(About a 5 minute read)
There was a report a few weeks ago that over 60% of all Americans believe they are above average in intelligence. I think it’s understandable that more people believe they are smarter than average than actually are. You could write volumes about how our culture — and possibly most cultures — places great value on being intelligent.
But perhaps Americans carry that a bit too far. It’s not just that we look down on stupid people. I hear people here say things that strike me as implying stupid people a fair game. Fair game for any con that will work to exploit them. Certainly, we don’t have any widespread notions that intelligent people have an actual obligation or duty to look out after stupid people.
They more or less accepted relationship between smart and dumb in this country is much more predator and prey than that.
Do stupid people deserve being looked down on and even being thought of as fair game?
I suppose how one answers that might depend on what one believes about why people can be stupid. The last time I took a look at that, the scientists were divided on how much stupidity was a matter of our genes and how much it was a matter of our environment, including what we ourselves could do to change it.
Maybe we can do something to improve our intelligence, maybe we can’t, then. But even if we can — but fail to do so — are we to be looked down upon?
Stupidity is not the same thing as willful stupidity. Willful stupidity is when a smart person accepts or asserts a stupid belief — a belief they are too smart not to know is stupid — and stubbornly cling to it no matter how thoroughly it’s pointed out to them that the belief is stupid.
Perhaps people are justified to hold willfully stupid people in contempt, but are we justified to hold merely stupid people in contempt simply for being stupid?
I used to think there was something magical about intelligence that made smart people more likely to be kinder, more moral, more considerate, etc. than dumber people. But during my marriage to my abusive second wife, my opinion on that began to change.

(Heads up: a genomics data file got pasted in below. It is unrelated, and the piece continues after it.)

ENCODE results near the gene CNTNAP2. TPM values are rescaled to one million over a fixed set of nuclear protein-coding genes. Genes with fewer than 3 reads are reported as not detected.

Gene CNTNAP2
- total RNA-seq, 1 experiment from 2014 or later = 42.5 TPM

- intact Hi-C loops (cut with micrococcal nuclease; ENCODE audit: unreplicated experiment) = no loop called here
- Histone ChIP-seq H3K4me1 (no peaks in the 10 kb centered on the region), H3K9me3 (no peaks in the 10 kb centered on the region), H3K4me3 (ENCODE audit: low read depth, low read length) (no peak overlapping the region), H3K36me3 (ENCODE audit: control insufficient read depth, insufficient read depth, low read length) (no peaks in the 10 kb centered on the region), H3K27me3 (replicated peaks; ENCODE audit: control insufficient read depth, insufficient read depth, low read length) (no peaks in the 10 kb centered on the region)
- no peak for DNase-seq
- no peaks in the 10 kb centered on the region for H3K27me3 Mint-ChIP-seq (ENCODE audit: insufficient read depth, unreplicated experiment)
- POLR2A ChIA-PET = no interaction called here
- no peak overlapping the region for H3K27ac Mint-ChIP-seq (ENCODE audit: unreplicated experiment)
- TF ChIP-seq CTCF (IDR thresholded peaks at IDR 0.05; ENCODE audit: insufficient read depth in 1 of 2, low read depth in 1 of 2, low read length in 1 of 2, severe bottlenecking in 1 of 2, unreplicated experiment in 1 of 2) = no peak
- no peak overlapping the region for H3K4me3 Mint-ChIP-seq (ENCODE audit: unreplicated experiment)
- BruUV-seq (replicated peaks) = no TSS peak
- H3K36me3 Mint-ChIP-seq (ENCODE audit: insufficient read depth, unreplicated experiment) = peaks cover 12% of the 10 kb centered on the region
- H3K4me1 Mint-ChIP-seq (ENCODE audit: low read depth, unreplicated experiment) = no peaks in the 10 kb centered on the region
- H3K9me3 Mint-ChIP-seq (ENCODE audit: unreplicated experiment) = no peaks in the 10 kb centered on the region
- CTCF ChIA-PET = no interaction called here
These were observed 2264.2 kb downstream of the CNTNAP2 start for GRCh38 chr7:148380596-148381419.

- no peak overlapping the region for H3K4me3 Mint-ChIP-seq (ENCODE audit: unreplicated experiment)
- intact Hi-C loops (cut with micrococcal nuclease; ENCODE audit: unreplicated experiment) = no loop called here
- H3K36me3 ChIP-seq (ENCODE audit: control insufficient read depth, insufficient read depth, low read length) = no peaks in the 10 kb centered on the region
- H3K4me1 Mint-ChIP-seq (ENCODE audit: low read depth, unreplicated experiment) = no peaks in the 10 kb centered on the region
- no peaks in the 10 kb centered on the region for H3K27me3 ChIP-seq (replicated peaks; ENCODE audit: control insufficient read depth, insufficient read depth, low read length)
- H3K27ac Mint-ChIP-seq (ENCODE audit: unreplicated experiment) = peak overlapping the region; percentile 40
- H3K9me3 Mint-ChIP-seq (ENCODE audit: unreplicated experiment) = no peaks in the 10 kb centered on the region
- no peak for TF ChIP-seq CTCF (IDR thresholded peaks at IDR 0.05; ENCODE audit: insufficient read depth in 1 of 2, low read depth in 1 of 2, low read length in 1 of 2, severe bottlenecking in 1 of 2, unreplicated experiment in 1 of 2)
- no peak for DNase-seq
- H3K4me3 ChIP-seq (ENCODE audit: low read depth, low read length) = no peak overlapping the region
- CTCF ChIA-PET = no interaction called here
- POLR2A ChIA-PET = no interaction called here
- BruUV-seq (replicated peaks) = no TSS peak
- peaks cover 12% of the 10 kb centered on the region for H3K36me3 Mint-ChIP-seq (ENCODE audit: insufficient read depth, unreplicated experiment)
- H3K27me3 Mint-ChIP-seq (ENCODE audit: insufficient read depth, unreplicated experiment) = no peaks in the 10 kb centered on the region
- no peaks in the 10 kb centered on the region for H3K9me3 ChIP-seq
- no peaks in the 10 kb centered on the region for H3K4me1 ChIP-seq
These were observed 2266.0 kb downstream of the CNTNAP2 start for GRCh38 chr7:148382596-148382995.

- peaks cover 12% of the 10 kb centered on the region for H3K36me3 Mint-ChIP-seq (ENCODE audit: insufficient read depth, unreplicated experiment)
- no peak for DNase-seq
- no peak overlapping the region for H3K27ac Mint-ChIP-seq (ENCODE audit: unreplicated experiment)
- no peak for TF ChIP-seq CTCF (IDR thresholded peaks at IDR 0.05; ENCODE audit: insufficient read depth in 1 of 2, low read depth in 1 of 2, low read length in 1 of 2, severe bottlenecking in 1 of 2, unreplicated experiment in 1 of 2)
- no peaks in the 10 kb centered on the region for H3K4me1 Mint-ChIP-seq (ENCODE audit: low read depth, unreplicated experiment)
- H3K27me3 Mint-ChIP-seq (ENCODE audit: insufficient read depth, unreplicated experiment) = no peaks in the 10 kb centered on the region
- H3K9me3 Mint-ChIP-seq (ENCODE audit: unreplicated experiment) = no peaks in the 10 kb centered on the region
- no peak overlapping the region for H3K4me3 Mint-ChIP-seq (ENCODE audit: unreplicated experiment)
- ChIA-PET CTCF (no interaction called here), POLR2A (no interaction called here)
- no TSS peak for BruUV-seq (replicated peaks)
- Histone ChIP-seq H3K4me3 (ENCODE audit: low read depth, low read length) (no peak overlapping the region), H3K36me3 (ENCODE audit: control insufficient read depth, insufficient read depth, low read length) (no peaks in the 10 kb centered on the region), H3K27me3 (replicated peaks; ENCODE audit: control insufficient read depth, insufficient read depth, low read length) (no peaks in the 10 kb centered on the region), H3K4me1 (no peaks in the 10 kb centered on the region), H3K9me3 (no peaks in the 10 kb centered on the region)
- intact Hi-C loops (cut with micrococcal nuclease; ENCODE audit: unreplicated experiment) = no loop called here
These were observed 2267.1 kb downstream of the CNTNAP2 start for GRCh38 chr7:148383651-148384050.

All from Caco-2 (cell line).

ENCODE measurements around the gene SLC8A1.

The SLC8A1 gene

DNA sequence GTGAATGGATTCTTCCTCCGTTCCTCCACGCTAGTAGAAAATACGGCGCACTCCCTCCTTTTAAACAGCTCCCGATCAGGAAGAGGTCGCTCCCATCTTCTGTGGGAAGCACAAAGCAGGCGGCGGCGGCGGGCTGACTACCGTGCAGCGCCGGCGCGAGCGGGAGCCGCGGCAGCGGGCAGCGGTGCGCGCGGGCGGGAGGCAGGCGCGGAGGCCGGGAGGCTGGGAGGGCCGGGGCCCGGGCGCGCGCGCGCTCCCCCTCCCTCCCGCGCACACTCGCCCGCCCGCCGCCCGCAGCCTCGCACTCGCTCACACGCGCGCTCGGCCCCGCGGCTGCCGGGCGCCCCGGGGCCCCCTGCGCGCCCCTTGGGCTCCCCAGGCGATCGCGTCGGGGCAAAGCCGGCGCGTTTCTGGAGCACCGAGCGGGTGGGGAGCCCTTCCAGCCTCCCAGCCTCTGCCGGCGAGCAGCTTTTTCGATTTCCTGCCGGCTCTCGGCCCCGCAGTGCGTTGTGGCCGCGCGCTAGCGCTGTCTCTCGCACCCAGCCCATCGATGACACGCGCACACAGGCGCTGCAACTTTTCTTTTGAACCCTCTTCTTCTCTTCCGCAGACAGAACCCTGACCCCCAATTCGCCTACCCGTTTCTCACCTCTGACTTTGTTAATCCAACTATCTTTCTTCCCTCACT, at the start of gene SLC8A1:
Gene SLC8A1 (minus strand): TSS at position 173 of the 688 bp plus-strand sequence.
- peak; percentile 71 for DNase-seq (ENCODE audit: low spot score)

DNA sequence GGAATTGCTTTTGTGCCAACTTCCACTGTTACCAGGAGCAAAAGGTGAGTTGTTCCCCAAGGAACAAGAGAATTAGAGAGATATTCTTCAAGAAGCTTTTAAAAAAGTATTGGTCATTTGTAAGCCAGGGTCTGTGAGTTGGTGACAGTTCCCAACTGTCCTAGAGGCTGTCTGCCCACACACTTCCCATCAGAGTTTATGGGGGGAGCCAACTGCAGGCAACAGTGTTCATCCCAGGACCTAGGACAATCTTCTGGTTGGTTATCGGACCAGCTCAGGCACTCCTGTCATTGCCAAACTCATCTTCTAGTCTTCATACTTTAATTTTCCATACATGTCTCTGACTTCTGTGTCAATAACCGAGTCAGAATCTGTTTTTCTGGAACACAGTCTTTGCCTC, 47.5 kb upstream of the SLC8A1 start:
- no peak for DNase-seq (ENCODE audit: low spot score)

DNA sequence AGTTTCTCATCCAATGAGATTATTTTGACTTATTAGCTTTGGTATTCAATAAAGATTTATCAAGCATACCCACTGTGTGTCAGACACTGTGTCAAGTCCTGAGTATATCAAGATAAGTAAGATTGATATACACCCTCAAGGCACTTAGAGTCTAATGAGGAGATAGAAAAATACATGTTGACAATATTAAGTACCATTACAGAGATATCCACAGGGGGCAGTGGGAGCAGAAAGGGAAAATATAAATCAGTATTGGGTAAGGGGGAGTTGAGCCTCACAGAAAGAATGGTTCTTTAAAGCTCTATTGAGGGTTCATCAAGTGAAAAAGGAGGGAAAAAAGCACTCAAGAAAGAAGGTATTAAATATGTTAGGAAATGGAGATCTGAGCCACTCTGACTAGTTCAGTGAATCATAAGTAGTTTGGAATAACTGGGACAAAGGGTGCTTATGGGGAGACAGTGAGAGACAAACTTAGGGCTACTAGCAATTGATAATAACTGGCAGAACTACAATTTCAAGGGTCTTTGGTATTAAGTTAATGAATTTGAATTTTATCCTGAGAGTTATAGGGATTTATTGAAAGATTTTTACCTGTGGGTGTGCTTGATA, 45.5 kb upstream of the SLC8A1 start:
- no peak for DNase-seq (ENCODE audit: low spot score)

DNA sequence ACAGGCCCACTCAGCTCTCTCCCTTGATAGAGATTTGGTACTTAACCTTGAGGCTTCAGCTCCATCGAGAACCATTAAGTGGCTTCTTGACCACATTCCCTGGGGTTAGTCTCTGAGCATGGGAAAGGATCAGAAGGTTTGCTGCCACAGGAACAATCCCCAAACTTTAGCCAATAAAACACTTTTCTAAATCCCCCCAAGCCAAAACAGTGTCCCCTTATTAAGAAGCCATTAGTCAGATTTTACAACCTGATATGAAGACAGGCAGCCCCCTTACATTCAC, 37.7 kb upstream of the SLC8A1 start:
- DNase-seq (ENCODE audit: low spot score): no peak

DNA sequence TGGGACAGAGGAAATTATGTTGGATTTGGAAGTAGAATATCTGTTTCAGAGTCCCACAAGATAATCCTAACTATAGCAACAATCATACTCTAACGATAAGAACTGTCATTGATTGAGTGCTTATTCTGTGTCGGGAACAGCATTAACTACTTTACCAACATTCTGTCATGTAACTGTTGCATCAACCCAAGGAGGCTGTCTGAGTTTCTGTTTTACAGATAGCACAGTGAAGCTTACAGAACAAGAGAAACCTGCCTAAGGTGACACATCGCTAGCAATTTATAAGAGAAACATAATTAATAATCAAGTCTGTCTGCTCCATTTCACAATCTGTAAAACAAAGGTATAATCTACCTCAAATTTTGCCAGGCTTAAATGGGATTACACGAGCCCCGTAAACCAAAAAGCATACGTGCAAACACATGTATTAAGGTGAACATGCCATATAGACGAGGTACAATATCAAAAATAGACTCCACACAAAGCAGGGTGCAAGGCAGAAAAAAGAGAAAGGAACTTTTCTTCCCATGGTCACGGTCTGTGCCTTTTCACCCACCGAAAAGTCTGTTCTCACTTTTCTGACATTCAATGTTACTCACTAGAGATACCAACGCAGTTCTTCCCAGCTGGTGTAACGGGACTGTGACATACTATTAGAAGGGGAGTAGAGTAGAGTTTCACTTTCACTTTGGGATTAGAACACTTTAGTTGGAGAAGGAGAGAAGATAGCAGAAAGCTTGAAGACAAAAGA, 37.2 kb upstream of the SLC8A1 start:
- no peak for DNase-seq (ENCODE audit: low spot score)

She was often maliciously cruel — most likely because of a personality disorder resulting from childhood sexual abuse — but she was also brilliant. The sort of person who, when bored, would naturally turn to entertaining herself by working out calculus problems in her head.
I’m no longer blind to the fact that intelligent people can be heinous.
I suspect much of the general attitude towards stupid people comes not for any rational reason for it that’s based on logic and evidence, but rather is merely based on the emotional revulsion so many of us seem to feel when in their company. But isn’t holding someone in contempt or worse in the absence of any sound reasons for doing so itself a species of stupidity?
I suspect we must be fairly smart not to be foolishly governed by our negative emotions. I have a friend who can become physically sick to his stomach when in the presence of stupid people. But he is also highly intelligent, and would be the first to tell you that it would be unfair of him to look down on stupid people just because they can make him want to vomit.
The questions get more difficult when a stupid person does something to injure us. When that happens, it is so easy for us to not only hold the person in contempt, but to also feel anger towards them. A car that cuts us off in traffic, or a man who votes for a politician we see as an existential threat to our nation, can enrage us to the point we dehumanize them. But is our response to them fully justified?
I think it’s understandable to feel anger towards them. My problem with our all-too-often response to them is that irrational contempt and/or dehumanization never seem justified to me.
Nothing seems to rile many Americans more than the suggestion we might have obligations to society beyond a bare minimum — a minimum that seems to shrink constantly. In that extremist view, we are not only so unlike most peoples on earth, we are also perhaps both short-sighted fools and indecent.
Fools because we are social animals whose evolutionary success always depended on our ability to cooperate and care for each other. Moreover, it seems questionable whether a society or nation that pits its strongest against its weakest can endure, let alone endure as a place one might want to live.
But indecent too. For what society but an indecent one picks on and bullies its weakest members?
Of course, I do not mean to imply by anything I’ve said here that stupid people who are also malicious, cruel, abusive, violent, etc should be exempt from criticism. In my view, they should be treated just as we would anyone else with those tendencies. Here, I am confining my remarks to people who are merely stupid.
Decades ago, I had a secretary, an exceptional young woman named Tara. Tara had an extraordinary story and I have blogged about her here. In the time I knew her, she never once called someone stupid. Instead, she would describe them as being stupid, thus implying a number of things, including that they were not to be condemned as simply a stupid person.
Ironically, Tara herself might have been considered stupid by some strict folks. She had only one interest in life. People. Not celebrities, either. Only the people she knew. Her lack of interest in anything else might have condemned her in some eyes. Yet I found her to be both kind and wise.
How one feels and behaves towards stupid people is, of course, one’s own decision. I myself wish they were treated better and — by far and away most of all — that the ugly notion they are fair game for anyone to exploit at will were forever abolished from our culture.